We had a quick triage, and decided to assist the guy by walking him out to get help via a medical facility in Millinocket.  We decided that since he was ambulatory at the moment, we could not call 911 and initiate a likely helicopter rescue.

I opened up his pack and distributed the bulk of his gear to our three backpacks. We headed out.  He was able to walk at a surprisingly good clip, considering his condition.  Eventually he became faint, and we all sat down and made him eat and drink water.  He was in and out, sometimes starting straight ahead with open eyes, and occasionally unresponsive to our efforts to converse with him.

Eventually we came to the gravel Nahmakanta Stream Road,  where we eventually listened to G-Man, who argued strongly that our new goal was to find a way to evacuate at him via this road.  The problem now was twofold:  no traffic at all and the fact that our very narrow AT strip map was inadequate to determine which was the best direction to get him out. It was here that I vowed to (in the future), take with me pages from the Delorme Gazetteer in future Maine hikes, so that I’d be able to see where these wilderness woods road might go.

Initially, I was not able to get a cell connection at all at this spot.  However, while we were waiting for something to materialize, a miracle came to us, literally out of thin air.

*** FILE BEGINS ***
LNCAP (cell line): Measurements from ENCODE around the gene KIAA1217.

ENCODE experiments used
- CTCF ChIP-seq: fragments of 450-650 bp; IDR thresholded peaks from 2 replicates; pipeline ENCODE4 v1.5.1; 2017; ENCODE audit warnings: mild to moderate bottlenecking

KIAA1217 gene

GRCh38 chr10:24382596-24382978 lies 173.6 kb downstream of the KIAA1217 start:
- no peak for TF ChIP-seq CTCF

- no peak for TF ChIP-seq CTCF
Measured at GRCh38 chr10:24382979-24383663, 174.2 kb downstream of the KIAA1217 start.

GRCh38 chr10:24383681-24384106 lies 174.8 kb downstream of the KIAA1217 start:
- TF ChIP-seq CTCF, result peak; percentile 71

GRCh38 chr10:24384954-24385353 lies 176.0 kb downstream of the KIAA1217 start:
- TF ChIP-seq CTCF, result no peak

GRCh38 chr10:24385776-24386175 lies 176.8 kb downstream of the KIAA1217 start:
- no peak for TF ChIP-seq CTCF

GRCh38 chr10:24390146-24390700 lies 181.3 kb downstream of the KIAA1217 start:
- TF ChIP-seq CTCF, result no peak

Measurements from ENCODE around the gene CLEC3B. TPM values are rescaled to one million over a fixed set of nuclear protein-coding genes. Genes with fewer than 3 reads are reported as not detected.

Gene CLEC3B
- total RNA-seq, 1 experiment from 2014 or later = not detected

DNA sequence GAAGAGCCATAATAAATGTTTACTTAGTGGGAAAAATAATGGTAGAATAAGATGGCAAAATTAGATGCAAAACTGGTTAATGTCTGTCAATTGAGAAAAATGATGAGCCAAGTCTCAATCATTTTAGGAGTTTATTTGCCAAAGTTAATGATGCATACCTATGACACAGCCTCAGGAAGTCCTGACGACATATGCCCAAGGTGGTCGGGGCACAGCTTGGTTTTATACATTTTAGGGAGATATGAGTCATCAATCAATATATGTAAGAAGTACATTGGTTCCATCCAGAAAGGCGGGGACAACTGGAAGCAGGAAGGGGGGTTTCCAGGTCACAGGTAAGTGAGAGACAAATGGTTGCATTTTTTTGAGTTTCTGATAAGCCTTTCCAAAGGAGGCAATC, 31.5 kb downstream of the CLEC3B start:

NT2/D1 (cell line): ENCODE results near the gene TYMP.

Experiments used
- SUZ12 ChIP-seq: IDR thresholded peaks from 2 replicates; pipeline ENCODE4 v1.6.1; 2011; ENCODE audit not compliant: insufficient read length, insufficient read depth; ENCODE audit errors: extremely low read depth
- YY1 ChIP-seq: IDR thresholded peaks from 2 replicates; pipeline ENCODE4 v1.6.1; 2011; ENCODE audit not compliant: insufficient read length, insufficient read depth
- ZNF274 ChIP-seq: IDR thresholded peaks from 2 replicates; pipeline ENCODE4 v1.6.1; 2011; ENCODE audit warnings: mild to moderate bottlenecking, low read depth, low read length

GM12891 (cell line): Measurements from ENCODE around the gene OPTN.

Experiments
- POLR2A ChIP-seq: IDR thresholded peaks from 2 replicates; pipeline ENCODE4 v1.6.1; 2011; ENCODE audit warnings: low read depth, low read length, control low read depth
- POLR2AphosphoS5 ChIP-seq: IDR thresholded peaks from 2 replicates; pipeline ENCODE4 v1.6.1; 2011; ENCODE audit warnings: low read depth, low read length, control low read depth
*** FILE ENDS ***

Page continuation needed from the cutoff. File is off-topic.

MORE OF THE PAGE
I heard by iPhone buzz an incoming text notice.   It was a message from Duff, a woman that I had hiked 2,000 miles with on the PCT in 2010.  She was messaging me from Baxter Peak at the top of Katahdin, and at that exact moment, completing her own AT thru hike!  I messaged her back before the intermittent Verizon signal faded and asked her to contact Paul Seneshal, AKA “Ole Man”, and get him to text me about this situaiton.  Old man owns both the Hiker Hostel and the AT Cafe in Millinocket.
After too much waiting, and some confusing responses, everything fell into place for a rescue, of sorts.

I texted Ole Man this photo to show where we were.

I texted Ole Man this photo to show where we were.

Here’s some of the texts:

Ole Man-“Hey Tom.  I can get him if he can get to the S end of Nahmakanta Lake. There is a camping area there and it would take almost an hr to get there.”